What is a Mentor?
Role Models, Advocates, Champions + Frank, Honest and Encouraging Feedback
What do you think of when hearing the word mentor? One all-knowing and wise faculty member who will show
you the ropes?
The reality is that we are likely to have many mentors over the course of our careers. These
relationships ideally benefit the mentor and mentee as the mentors provide support to help you be a whole person
— professionally and personally — throughout your career.
Mentoring is a two-way, action-oriented activity. Seeking and providing mentoring should be a mindset rather than a one-time event. Mentoring is critical to your long-term faculty success, generating positive impacts on research
output, teaching, and mental health.1
Mentorship relationships can form through formal and informal mechanisms.
Informal mentorship relationships develop organically through regular interpersonal interaction, whereas formal
mentoring programs are offered by an institution or other entity. Both are helpful and important, but formal
mentorship programs offered at an institution also ensure that all faculty have access to mentorship, normalize the
activity, create a cultural expectation of mentorship, and strengthen the overall commitment to mentoring throughout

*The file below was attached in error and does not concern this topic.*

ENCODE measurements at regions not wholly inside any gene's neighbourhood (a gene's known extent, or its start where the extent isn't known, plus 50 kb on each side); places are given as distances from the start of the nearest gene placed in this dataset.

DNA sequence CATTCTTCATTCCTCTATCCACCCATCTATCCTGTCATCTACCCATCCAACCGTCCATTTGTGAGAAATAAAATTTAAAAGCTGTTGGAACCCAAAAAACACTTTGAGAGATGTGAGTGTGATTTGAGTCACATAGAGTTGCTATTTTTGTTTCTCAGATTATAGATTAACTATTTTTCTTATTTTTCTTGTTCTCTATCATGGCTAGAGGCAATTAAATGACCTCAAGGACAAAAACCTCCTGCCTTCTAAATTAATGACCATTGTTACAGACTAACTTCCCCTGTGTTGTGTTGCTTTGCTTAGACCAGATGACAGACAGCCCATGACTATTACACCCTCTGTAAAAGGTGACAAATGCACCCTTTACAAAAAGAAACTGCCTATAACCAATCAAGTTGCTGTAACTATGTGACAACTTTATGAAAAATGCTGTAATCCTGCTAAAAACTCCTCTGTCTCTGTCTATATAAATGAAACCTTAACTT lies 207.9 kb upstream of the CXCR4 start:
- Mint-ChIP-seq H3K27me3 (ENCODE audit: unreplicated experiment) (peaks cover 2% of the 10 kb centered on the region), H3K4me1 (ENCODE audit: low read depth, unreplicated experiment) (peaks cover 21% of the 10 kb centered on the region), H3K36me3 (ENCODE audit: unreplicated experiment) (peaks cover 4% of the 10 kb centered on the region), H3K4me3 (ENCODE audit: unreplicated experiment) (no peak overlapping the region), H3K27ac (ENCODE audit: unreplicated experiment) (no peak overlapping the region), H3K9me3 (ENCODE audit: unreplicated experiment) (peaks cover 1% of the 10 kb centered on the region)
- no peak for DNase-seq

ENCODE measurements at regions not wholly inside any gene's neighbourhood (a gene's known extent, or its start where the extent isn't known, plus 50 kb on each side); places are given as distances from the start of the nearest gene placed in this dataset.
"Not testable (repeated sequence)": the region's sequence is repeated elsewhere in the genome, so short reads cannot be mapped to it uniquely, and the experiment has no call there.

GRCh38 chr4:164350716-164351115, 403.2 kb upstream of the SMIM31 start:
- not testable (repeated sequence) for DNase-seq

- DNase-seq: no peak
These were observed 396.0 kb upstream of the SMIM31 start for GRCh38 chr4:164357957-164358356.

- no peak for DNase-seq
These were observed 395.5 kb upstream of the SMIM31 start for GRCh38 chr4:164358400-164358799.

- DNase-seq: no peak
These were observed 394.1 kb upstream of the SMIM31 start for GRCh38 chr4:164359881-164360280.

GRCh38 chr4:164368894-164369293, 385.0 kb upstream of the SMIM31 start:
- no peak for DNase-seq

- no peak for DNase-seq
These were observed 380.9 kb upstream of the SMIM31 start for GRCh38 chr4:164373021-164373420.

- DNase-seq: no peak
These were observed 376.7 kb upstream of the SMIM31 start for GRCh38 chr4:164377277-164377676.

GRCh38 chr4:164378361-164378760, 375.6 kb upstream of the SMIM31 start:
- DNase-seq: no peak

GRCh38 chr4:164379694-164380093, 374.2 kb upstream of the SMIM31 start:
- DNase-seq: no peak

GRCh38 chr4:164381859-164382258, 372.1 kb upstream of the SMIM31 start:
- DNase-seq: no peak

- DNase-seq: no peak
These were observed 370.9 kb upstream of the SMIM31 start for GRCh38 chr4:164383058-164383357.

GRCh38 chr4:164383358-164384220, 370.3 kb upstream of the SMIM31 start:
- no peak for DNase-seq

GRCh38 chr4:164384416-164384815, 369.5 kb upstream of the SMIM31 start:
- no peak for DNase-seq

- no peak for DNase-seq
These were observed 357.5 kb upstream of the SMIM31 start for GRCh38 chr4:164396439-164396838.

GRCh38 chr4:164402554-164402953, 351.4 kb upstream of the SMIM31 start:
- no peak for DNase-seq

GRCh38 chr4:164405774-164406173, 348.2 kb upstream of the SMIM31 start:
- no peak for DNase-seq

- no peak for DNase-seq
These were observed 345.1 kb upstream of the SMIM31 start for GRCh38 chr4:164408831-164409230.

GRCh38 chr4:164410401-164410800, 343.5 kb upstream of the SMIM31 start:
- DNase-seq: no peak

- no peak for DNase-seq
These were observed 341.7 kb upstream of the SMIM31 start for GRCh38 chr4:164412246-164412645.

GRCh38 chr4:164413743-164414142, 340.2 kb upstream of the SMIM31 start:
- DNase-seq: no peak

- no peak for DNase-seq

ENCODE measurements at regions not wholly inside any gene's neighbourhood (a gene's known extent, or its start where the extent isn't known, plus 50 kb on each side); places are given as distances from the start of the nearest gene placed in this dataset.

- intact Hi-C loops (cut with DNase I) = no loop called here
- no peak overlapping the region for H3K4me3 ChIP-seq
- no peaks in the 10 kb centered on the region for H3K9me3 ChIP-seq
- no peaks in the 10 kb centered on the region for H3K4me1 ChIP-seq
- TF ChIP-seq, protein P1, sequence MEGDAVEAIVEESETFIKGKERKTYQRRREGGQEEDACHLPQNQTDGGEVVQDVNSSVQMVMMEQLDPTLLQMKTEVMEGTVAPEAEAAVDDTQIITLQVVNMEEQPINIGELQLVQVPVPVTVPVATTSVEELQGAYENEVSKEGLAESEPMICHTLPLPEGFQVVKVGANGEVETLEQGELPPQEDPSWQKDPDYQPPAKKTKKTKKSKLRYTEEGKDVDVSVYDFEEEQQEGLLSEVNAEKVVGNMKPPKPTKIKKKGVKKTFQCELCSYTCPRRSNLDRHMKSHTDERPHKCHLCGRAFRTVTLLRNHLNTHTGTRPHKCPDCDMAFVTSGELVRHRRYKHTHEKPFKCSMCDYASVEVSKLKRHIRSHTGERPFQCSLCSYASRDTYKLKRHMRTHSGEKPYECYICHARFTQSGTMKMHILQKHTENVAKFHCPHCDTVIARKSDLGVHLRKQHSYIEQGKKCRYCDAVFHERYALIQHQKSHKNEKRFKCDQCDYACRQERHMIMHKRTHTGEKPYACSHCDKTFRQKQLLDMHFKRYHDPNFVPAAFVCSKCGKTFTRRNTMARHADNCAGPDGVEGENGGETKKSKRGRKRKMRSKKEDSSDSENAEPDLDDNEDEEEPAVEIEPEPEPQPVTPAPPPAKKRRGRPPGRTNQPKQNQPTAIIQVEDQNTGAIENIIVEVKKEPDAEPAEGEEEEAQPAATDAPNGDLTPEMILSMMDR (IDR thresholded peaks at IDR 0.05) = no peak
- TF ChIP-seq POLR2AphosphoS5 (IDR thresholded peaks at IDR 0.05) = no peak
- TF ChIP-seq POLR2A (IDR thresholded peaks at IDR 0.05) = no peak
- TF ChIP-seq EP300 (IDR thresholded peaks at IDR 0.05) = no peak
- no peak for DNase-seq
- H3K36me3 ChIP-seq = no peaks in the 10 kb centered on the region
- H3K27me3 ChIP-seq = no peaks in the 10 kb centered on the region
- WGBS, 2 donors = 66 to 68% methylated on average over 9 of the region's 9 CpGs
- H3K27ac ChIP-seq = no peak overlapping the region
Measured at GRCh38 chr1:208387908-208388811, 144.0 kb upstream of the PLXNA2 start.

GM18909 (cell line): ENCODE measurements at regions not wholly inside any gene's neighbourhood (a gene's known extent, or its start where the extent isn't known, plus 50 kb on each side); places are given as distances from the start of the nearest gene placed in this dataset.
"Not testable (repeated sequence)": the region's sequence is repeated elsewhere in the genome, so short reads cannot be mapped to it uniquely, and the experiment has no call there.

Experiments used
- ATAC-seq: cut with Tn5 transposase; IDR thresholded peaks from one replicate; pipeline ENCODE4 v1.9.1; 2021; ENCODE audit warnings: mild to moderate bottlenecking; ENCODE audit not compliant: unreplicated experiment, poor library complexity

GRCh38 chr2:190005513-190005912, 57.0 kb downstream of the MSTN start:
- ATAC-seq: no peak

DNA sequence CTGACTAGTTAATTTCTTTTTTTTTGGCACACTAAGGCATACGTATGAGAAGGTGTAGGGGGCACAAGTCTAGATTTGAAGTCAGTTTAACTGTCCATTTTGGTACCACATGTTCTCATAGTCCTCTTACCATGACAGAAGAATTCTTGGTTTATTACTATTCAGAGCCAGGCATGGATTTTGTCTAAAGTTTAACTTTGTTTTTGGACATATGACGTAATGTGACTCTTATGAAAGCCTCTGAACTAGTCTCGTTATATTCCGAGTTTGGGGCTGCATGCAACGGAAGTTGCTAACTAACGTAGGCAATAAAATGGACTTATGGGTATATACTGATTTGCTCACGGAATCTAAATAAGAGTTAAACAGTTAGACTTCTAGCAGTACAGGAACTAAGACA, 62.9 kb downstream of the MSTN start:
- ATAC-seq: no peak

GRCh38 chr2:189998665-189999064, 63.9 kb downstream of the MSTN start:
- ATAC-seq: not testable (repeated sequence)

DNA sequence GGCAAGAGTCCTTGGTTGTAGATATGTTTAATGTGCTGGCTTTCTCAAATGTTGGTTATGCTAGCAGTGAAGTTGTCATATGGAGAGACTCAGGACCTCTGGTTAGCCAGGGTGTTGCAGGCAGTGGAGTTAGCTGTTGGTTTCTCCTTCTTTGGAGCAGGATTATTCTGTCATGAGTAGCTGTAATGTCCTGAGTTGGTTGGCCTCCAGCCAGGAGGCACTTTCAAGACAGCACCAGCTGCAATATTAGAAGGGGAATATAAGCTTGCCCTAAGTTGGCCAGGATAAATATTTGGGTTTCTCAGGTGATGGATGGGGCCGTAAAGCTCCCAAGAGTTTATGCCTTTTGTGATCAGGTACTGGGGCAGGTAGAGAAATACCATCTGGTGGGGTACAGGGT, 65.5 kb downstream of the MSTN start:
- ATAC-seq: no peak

Mentees, mentors, academic units, and institutions:
- Benefit from diverse perspectives.
- Gain access to formal and informal networks.
- Make industry connections.
- Receive feedback on ideas, papers and proposals.
- Learn best practices for setting up labs.
- Get support for teaching and learning.
- Get promotion and tenure guidance and support.
- Find personal support throughout your career.
- Get a champion for your ideas and your career.
- Find a role model.
- Enhance professional relationships.
- Learn about funding opportunities and collaborators.
- Strengthen interpersonal skills and relationships.
Additionally, formal mentoring:
- Cultivates a culture of learning in your organization.
- Strengthens the leadership pipeline in your academic unit or college.
- Sets new hires up for success in your institution.
- Provides senior faculty opportunities to serve as role models.
1 National Academies of Sciences, Engineering, and Medicine 2019. "The Science of Effective Mentorship in STEMM." Washington, DC: The National Academies Press. https://doi.org/10.17226/25568.